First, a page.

Editor is in right place at right time
On his return to the Midlands from the 2004 Newspaper Awards, Central Independent Newspapers group editor Sam Holliday strolled into the cafÃ© at Tamworth railway station. Inside a woman could be heard berating the Tamworth Herald – one of his titles – and saying, “I wish the editor was here now. I would tell him what I think.”
Holliday initially assumed it was someone who had spotted him and that the tirade would be swiftly followed by a mock double take and an “Oh hello Sam, didn’t see you there!”.
But as it continued, he realised the woman was genuinely cross with the paper for printing too much “bad” news. Eventually he could stand it no longer and interrupted her conversation.
“Actually, I am the editor.”
“I wish you were,” she responded. “I would tell you what I think.”
Holliday picked up the paper, showed her his photo on page two and watched her jaw drop.
“It was a classic sitcom moment along with a bit of rather uncomfortable (free) market research to boot,” said Holliday.
“Next week,” he said in his memo to staff, “we lead on a good news story.”
McAlpine doesn’t mince her words
The Herald’s redoubtable deputy editor Joan McAlpine is reckoned to have notched up a points win in a no-holdsbarred verbal sparring bout with host Dominik Diamond at the Scottish Newspaper Awards ceremony.
Diamond, the Daily Star columnist and Radio Five Live presenter, in a blatantly sexist display, had rated female award winners as “fit” or “mingers” according to his arbitrary standards of female pulchritude as they stepped off the stage.
When McAlpine accepted the award for best daily newspaper, she retaliated by poking Diamond in the midriff and suggesting he do a “couple of sessions at the gym”.
As she left the stage, Diamond denounced her as a “minger”, to which McAlpine retorted that he “should buy a toupÃ©e”.
McAlpine told Dog she made her public stand because of Diamond’s “total boorishness” and “utterly inappropriate behavour”. And if her remarks were taken to imply that he was a mite overweight and follicly challenged, she was happy to be quoted as saying he was “fat and bald”.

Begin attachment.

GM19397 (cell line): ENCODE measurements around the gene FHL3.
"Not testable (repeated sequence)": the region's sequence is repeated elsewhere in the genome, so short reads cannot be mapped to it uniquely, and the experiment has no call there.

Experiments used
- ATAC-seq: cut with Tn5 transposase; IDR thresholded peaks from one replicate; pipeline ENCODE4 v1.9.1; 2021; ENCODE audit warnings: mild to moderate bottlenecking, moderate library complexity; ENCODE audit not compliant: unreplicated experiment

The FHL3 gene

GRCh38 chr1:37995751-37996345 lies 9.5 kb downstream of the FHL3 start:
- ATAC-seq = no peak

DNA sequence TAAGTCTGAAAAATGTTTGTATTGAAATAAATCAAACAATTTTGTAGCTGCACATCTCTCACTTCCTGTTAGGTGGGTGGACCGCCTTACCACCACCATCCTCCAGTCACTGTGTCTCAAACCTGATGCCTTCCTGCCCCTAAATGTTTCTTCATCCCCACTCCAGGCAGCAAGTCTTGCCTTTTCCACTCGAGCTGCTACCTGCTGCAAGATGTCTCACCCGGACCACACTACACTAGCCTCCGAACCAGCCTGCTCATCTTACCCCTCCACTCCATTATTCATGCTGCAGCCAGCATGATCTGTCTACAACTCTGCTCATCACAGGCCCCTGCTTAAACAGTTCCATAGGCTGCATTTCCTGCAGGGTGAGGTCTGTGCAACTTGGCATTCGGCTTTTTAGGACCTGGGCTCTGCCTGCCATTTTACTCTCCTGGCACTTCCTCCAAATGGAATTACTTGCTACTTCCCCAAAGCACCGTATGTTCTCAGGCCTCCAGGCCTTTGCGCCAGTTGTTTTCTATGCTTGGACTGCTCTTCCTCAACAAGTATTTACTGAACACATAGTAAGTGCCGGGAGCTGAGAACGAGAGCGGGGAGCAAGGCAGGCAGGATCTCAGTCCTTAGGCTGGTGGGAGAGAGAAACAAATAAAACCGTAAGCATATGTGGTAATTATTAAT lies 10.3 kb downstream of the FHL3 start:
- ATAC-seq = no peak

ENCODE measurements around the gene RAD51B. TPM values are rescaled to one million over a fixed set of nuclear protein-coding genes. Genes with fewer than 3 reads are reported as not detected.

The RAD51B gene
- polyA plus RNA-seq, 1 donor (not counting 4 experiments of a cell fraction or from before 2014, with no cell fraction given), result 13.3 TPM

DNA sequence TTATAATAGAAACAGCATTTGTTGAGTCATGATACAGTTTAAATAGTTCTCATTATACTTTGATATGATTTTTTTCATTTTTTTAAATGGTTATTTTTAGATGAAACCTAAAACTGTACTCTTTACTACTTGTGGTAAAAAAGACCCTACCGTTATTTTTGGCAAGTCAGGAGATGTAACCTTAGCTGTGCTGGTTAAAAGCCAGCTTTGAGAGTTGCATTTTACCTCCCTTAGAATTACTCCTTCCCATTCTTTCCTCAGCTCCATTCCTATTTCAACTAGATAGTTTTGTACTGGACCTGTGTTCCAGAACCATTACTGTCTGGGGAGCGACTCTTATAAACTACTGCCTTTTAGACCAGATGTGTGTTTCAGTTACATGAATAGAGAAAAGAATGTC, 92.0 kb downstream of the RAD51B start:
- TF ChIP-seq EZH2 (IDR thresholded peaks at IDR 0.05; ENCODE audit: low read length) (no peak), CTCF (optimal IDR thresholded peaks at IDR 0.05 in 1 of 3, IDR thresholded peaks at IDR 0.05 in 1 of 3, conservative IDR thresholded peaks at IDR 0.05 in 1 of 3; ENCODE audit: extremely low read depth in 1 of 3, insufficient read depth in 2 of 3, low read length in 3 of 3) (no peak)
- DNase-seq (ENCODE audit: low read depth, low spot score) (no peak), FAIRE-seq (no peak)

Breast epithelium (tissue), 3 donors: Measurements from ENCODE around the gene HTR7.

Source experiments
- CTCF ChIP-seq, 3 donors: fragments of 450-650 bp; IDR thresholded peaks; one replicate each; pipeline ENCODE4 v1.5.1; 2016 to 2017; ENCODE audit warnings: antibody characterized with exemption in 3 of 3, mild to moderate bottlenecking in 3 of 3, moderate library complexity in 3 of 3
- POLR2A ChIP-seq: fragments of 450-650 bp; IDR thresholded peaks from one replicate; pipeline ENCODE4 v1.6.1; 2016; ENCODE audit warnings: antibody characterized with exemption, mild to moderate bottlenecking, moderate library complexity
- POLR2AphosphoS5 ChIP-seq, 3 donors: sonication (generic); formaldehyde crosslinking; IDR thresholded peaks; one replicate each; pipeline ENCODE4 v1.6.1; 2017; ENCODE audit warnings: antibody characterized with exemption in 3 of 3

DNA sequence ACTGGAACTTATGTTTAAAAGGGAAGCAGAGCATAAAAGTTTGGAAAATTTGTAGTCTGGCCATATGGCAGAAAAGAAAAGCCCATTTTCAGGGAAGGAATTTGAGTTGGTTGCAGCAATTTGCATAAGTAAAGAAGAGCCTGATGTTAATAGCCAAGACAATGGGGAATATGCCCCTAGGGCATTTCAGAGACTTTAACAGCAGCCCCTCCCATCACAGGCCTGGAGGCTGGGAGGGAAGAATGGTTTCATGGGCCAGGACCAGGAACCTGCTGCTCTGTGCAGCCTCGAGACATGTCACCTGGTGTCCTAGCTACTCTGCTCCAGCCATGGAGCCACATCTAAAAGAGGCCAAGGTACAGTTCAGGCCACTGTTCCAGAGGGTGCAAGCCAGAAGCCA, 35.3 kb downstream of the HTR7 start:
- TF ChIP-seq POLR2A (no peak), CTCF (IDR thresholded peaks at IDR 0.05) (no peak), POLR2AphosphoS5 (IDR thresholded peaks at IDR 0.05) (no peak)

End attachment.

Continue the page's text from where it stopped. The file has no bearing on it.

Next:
Model behaviour from TV critic Bentley
Readers of the Sutton Coldfield Observer are seeing more of news editor Ben Bentley – after his portrait went on display in the town’s library.
Bentley, who also writes a TV column for the Northcliffe weekly, enraged the town’s arts community earlier this year with a review of TV show Star Portraits with Rolf Harris.
The column sparked angry letters from local arts lovers, including one that described Bentley as a “Philistine” whose comments were strictly at the “fourth form school level”.
To make amends, the plucky critic agreed to sit as a model for a portrait class, with the newspaper printing the results – good and bad.
Last week his redemption was complete when one of his portraits – painted by amateur artist Rachel David on a page of the Observer – was included in the latest exhibition by the Sutton Coldfield Society of Artists.
“It’s weird being painted – portraits tend to bring out bits of your character you didn’t even know you had,” said Bentley.
“My mum says the picture looks just like me – then again, she’s always had a soft spot for Hywel Bennett.”
Dog has every sympathy for whoever put this page together on Yahoo’s news service and added a picture of the wrong Michael Jackson. After all, the subject is only one of the most recognisable faces on the planet.
From the Western Daily Press. Prisoner DW6622’s collection must be utterly fascinating.